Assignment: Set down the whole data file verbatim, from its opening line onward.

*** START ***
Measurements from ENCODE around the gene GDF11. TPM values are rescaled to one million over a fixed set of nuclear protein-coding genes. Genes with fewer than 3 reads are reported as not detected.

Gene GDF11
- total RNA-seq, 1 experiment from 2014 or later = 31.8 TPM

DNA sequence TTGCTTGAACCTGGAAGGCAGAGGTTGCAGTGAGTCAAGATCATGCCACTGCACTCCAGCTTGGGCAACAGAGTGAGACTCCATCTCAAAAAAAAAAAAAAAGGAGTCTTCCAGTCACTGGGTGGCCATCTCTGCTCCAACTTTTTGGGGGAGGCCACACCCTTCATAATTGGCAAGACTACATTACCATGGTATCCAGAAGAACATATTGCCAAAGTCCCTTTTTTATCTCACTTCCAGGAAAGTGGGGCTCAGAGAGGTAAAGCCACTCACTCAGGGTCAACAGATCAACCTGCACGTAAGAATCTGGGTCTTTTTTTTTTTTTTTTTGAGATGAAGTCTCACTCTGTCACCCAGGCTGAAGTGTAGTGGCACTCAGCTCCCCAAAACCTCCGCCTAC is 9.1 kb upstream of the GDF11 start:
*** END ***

Measurements from ENCODE around the gene GDF11. TPM values are rescaled to one million over a fixed set of nuclear protein-coding genes. Genes with fewer than 3 reads are reported as not detected.

Gene GDF11
- total RNA-seq, 1 experiment from 2014 or later = 31.8 TPM

DNA sequence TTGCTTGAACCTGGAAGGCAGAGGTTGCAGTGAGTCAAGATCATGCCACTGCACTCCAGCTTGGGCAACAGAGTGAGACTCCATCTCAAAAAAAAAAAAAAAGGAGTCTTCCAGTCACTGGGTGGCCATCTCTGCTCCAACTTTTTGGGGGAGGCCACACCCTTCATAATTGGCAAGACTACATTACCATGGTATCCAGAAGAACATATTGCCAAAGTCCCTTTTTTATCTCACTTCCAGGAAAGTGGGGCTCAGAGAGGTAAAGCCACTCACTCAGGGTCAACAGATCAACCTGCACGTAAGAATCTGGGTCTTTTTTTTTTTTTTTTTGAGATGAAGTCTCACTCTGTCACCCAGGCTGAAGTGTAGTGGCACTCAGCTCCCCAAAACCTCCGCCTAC is 9.1 kb upstream of the GDF11 start: